Professor Miners of Gottingen, in his Syllabus of Lectures on History, derives mankind from two distinct races or stems; the Mongul to the north of Caspian Caucasus and that continued chain, and the Caucasian to the south of that chain. The former characterised by small eyes, high cheek bones, low foreheads, flat faces, and inferior intellect-the latter, exhibiting the finest specimens of the human family. Sir Wm. Jones supposes that mankind were very early divided into three distinct families, branching out from the original stem: a division that he adopts, from a consideration of a radical difference in the languages at first spoken by each of these families. The first being the Persian or Indian race; giving origin to the Ethiopians, Egyptians, Goths, Greeks and Romans. The second, the Arabian or second Persian race, including the Syrians, Assyrians, Abyssinians, Arabians, and Jews. The third, being the Tartarian, who might have been the ancestors of the Chinese, Japanese and Hindoos, but of which there is no certainty. The first known location or point of departure of these families, and of the original stem that produced them, he designates as the northern part of Iran, or ancient Persia.

Mr. Pinkerton, without citing Sir Wm. Jones, agrees with him in this location, for his favourites the Scythians or Goths. Whether the Celts were, as Pinkerton supposes, a different and inferior race to the Goths, who chased them away, may admit of some doubt. Pezron, Huddlestone, and the author under review, do not countenance this opinion of Pinkerton's, who is a very positive and prejudiced writer.

We now proceed to Bailly's arguments;



Among the ancient nations, from the very earliest records of traditional history, there were customs, arbitrary in their character, common to all known nations, whose origin none of those nations appear to have known, nor have they been able to assign any plausible reason for the observance of them; customs and circumstances, observed by nations, who do not appear to have had any such intercourse with each other, as to suggest the probability, that they borrowed the practices in question from one another.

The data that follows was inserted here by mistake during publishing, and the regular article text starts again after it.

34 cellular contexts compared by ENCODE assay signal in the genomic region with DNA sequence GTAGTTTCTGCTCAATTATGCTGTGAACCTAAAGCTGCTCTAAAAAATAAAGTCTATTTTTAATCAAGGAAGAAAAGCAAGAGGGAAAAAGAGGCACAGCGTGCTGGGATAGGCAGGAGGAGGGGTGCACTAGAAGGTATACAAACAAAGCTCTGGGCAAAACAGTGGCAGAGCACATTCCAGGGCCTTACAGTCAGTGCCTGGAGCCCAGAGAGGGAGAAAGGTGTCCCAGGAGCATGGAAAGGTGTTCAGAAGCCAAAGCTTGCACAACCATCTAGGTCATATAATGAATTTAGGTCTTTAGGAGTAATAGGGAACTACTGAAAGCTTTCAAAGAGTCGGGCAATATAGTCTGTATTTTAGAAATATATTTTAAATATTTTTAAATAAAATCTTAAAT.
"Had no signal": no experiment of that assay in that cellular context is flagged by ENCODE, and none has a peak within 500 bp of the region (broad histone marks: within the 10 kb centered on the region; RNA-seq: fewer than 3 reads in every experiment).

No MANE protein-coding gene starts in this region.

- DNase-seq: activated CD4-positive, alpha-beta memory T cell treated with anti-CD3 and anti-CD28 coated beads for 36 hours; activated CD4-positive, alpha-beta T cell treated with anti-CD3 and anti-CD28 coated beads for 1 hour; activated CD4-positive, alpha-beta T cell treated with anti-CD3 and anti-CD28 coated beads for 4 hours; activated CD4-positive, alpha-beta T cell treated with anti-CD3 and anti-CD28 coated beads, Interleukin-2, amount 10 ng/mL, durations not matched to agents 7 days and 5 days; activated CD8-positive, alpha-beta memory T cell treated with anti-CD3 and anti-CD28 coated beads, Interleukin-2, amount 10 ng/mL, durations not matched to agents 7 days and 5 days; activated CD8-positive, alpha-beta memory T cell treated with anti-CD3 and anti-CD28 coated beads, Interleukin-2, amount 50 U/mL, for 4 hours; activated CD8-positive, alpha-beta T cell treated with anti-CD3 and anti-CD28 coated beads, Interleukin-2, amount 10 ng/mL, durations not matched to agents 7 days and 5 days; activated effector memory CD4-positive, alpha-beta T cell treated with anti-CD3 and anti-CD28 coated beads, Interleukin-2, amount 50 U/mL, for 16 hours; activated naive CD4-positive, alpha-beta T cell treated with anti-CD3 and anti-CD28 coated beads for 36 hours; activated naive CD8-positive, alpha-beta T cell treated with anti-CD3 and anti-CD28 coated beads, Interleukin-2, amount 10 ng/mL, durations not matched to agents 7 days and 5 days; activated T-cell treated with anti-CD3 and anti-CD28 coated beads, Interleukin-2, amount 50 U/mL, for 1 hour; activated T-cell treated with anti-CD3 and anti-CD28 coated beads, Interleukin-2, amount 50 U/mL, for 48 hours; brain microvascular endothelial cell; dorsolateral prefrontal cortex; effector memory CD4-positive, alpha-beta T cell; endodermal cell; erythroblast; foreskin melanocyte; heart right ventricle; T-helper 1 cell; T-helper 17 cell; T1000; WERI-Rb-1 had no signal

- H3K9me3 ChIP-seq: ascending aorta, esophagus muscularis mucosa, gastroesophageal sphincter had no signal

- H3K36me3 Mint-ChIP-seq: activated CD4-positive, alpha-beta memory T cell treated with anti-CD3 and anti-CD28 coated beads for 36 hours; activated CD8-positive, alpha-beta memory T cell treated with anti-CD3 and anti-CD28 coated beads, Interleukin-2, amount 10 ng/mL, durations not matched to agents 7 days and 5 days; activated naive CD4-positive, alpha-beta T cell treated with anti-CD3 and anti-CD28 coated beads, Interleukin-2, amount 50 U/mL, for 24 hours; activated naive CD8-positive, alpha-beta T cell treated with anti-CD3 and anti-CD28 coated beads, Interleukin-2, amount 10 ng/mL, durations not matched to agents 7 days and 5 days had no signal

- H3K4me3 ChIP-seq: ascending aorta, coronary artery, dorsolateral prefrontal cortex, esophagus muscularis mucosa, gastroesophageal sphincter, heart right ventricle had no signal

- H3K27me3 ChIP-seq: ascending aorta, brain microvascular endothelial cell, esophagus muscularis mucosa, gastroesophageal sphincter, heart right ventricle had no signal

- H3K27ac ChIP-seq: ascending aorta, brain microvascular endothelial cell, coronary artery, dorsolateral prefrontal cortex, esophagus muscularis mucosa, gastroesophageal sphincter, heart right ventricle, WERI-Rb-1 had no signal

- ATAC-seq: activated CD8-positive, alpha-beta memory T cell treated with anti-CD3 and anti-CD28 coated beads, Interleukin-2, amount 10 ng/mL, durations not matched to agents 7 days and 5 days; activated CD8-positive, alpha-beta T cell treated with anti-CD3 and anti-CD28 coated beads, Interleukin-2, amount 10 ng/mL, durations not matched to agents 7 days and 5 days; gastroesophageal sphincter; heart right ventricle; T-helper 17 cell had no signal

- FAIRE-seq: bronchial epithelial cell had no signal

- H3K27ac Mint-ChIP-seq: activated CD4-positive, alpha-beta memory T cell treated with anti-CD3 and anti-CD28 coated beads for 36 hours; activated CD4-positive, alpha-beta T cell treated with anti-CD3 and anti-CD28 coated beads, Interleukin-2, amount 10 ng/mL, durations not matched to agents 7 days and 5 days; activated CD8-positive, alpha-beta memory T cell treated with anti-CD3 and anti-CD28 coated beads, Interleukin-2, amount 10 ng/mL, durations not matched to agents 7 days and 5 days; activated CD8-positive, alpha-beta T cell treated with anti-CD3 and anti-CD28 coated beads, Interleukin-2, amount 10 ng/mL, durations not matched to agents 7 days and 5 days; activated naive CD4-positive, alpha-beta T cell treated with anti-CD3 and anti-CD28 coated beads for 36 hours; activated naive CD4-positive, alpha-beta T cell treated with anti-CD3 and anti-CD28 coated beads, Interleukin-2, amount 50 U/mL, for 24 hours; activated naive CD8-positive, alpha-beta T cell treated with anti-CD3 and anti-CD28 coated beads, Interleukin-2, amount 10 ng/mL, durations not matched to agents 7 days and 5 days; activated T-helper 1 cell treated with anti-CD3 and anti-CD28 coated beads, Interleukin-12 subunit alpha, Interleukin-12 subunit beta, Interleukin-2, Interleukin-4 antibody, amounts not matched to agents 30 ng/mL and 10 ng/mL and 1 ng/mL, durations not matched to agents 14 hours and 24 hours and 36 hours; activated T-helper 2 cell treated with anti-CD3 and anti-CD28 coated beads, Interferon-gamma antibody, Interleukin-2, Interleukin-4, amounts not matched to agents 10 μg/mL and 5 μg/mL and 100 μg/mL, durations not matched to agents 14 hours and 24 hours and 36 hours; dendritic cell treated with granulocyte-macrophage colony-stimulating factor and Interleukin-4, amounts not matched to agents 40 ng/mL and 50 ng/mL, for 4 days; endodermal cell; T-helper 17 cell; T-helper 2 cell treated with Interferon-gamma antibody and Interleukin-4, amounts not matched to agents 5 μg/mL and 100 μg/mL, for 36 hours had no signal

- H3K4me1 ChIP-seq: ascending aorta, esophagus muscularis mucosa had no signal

There are to this day languages entire, and fragments or remnants of languages, as perfectly constructed, as any modern tongue-exhibiting, in their formation, as much thought, as much skill, as much grammatical knowledge in theory and in practice, and implying, at least, an equal length of civilization, as any known modern language. These ancient languages and remnants, appear to be connected together, and to have had no small share in the formation of every known ancient and every known modern language. But of the people who spake them, who they were, where they lived, when they came into or went out of existence, not a trace or vestige remains. All has passed away: we must assign their time and place from the plausible conclusions of circumstantial evidence and hints and gleanings of ancient history.

The letters of the alphabet have nothing in them as phonetic representatives that should necessarily restrict the list to any particular number (nay, some nations use sounds which others do not, as the French reject the dth) more especially if that number should require every where additional letters. The great majority of ancient nations, however, have adopted an alphabet of sixteen letters. In most of them, their rank or order of succession is the same, their powers of notation are the same: so as to set at utter defiance all supposition of accidental coincidence, and to put the doctrine of chances hors de combat.— But from whence the oldest of these alphabets came, or from what people they were derived, is beyond the date even of traditional history.

There are some points problematical and contested, and others incontrovertible in the history of astronomic knowledge, which appear to have given rise to practises and calculations in use for more than two thousand years, by people who know them only by rote; who know not the reasons or the ground-work of the knowledge they put in practice; who are utterly ignorant from what place and from what more profound and superior people they derive this traditionary practical knowledge. The Brahmins know and employ the rules prescribed in the Surya